Fiber Foods for Toddlers
Every toddler needs fiber as part of a well-balanced diet. Encouraging healthy eating at an early age will benefit your child for a lifetime. Lack of fiber in your toddler’s diet can lead to digestive problems and constipation. As your child gets older, the lasting benefits of proper fiber intake are a reduced risk of heart disease and lower blood cholesterol.
According to the United States Dietary Reference Intakes, a child between the ages of 1 and 3 should consume at least 19 g of fiber per day.
Add fruit to your child’s diet. One medium pear provides 5 g of fiber. A cup of blueberries or strawberries each contain 3 g of fiber.The same amount is provided by a medium apple, orange or banana. To make these fruits more fun for your toddler, dip them into a fiber-fortified yogurt. Make a fruit smoothie by blending a few of these fruits with fiber-fortified yogurt, milk and ice. For a healthy snack, offer your child a handful of raisins. One-fourth a cup of raisins contains 1.5 g of fiber.
Switch out regular pasta with whole-wheat spaghetti. One cup of whole-wheat spaghetti contains 6.3 g of fiber. Offer your toddler whole-wheat breads instead of white bread. A whole-wheat bagel provides 6 g of fiber, while a slice of whole-wheat bread contains 1.9 g. Make breakfast more fun by topping a whole-wheat bagel with a colorful flavored cream-cheese. For lunch, use cookie cutters to cut a whole-wheat sandwich into fun shapes that your toddler will enjoy.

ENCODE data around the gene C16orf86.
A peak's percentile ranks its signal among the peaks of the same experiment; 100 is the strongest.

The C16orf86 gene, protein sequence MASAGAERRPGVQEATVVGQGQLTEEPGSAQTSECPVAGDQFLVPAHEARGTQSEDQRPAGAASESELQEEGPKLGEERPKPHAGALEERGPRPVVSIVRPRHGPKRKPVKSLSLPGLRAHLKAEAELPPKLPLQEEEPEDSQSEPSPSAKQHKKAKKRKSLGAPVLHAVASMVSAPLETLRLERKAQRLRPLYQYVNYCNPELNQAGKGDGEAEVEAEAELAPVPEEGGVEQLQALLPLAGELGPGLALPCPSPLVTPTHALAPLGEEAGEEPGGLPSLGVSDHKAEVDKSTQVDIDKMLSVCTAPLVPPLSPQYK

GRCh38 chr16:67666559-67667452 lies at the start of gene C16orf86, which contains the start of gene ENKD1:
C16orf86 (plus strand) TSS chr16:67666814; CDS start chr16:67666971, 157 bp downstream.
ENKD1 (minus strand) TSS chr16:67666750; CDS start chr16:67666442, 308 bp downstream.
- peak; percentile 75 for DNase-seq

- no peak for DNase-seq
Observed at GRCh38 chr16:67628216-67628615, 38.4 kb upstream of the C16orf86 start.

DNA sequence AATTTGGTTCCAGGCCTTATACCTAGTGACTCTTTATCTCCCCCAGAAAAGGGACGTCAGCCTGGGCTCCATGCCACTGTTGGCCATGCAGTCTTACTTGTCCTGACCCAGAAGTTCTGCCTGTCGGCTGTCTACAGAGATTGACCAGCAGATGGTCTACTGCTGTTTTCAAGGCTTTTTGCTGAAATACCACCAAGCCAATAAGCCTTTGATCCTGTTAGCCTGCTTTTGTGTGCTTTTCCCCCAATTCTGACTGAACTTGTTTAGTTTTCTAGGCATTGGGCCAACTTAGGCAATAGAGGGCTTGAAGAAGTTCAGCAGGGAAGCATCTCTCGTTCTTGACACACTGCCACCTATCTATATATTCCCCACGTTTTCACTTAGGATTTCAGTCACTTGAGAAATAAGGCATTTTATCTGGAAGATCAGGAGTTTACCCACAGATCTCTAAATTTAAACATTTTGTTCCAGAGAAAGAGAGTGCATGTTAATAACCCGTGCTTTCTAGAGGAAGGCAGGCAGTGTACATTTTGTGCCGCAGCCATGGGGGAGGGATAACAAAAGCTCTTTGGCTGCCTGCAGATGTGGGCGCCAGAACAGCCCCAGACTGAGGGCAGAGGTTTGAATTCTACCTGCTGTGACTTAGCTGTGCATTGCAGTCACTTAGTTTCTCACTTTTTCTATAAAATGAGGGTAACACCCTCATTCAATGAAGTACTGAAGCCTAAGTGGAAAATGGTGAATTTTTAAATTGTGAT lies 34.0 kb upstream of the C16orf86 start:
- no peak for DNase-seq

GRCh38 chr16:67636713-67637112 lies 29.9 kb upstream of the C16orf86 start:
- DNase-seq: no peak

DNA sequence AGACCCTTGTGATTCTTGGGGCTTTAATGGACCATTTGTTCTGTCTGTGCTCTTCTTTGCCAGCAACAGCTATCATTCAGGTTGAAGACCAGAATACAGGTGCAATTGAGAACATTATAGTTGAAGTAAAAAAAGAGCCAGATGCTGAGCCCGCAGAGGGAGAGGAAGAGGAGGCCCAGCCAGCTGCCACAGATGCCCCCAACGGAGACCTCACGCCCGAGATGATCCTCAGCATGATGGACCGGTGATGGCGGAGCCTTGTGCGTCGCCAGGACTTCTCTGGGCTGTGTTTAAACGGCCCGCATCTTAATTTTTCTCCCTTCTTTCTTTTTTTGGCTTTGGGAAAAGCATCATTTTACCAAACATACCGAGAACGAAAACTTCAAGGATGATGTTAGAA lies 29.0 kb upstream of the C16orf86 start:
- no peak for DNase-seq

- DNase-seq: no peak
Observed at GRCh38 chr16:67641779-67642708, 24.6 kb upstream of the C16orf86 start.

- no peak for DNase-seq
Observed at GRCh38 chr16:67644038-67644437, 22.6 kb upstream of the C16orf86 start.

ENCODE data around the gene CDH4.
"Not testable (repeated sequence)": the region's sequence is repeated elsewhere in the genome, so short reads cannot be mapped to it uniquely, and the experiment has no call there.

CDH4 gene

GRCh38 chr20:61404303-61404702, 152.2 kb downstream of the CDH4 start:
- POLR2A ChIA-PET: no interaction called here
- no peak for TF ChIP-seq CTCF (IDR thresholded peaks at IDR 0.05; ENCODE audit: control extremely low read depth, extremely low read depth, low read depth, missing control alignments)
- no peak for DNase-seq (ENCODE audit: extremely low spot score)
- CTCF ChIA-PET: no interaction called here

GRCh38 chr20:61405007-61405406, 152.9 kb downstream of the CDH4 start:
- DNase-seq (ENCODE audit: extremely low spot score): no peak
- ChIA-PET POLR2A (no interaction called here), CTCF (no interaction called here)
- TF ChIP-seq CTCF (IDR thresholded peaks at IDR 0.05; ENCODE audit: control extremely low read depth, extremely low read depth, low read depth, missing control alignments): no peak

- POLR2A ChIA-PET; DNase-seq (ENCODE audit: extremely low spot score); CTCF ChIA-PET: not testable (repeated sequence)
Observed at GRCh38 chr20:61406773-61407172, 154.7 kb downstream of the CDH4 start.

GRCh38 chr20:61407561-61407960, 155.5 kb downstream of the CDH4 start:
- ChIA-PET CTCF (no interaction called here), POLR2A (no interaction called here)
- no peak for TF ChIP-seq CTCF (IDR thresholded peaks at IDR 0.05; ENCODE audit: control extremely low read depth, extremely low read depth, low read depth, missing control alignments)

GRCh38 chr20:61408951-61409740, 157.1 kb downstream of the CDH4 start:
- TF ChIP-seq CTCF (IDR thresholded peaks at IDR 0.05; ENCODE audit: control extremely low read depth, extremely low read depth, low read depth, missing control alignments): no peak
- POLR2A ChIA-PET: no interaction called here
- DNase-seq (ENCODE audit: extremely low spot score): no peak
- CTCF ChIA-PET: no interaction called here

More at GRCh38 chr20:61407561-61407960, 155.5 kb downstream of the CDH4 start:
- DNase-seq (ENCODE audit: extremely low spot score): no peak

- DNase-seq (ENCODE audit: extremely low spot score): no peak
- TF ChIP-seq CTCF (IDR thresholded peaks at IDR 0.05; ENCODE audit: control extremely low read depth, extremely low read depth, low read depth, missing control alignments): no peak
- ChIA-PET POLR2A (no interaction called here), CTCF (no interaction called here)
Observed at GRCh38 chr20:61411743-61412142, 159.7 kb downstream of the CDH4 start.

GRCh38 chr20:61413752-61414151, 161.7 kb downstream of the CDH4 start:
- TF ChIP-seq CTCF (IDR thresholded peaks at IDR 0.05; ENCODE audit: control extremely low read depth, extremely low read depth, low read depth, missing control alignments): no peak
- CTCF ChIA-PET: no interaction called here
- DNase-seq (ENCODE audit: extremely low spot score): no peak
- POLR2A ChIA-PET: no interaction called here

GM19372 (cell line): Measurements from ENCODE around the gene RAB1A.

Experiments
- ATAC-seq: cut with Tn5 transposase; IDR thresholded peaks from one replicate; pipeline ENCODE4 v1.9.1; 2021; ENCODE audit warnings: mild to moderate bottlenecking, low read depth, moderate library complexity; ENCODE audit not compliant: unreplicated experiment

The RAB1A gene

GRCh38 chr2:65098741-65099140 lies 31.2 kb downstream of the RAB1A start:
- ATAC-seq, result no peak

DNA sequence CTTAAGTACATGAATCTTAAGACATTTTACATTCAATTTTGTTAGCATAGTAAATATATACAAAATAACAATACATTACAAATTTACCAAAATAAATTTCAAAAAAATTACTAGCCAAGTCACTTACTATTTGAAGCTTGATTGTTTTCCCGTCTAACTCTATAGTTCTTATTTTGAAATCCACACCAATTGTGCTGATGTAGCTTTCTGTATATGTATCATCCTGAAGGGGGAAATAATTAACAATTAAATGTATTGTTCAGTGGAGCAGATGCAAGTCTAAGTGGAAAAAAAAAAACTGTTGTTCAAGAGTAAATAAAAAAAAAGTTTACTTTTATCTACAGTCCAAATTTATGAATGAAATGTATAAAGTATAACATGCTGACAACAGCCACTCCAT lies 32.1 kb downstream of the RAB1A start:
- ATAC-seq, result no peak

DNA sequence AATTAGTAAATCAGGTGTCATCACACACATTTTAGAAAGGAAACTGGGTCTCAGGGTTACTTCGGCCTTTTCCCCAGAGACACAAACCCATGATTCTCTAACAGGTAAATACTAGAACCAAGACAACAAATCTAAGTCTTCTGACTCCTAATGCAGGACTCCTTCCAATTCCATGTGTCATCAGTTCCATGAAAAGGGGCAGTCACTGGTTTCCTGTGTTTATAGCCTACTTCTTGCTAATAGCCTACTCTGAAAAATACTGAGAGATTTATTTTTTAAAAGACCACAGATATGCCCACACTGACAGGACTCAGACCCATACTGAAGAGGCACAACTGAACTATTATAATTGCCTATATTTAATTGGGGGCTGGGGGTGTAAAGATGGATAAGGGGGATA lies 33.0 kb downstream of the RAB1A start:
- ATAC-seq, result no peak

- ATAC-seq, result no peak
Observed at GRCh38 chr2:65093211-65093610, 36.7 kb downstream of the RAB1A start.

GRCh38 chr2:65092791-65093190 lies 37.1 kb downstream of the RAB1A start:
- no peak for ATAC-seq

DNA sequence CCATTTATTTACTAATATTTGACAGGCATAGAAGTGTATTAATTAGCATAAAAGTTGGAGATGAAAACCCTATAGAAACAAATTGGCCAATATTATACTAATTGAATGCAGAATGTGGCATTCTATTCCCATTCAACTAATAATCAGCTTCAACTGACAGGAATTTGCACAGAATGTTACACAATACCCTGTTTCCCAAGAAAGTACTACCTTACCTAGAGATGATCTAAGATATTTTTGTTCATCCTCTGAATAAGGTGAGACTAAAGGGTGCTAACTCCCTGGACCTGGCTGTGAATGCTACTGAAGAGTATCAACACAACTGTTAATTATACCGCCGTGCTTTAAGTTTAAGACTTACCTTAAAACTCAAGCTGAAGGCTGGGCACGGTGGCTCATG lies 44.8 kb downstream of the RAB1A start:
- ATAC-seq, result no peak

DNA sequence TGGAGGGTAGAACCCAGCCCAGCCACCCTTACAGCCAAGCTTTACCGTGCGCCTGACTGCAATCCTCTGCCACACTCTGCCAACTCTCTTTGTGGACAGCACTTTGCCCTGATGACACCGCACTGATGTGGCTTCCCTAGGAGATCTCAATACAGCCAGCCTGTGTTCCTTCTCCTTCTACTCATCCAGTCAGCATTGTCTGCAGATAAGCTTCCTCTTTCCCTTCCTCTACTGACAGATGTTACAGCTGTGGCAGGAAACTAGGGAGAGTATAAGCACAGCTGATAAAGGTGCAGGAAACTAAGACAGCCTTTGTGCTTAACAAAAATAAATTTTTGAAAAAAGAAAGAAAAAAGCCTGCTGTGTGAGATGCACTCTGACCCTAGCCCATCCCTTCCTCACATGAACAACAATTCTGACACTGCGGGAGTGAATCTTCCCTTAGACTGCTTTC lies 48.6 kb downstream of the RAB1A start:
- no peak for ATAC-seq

Cheerios, a toddler favorite, contains 1.8 g of fiber in every ounce. Serve this fiber-packed cereal for breakfast, or have it on hand for an easy, healthy snack. Start your child’s day with a fiber-filled oatmeal breakfast. One cup contains 4 g. Since many children are put off by the texture of oatmeal, entice your toddler by adding fun toppings. Try raisins, fresh fruit or fruit preserves, maple syrup, peanut butter, brown sugar or even chocolate chips.
Many vegetables are high in fiber. One cup of peas provides 8.8 g of fiber, while a cup of corn contains about half that amount. One medium carrot provides 2 g of fiber. Vegetables are generally the hardest sell with toddlers, so be creative in the way you present these foods to your child. Puree veggies into soups, add chopped veggies to cheesy pastas or allow your child to dip vegetables into salad dressing or another fun dip.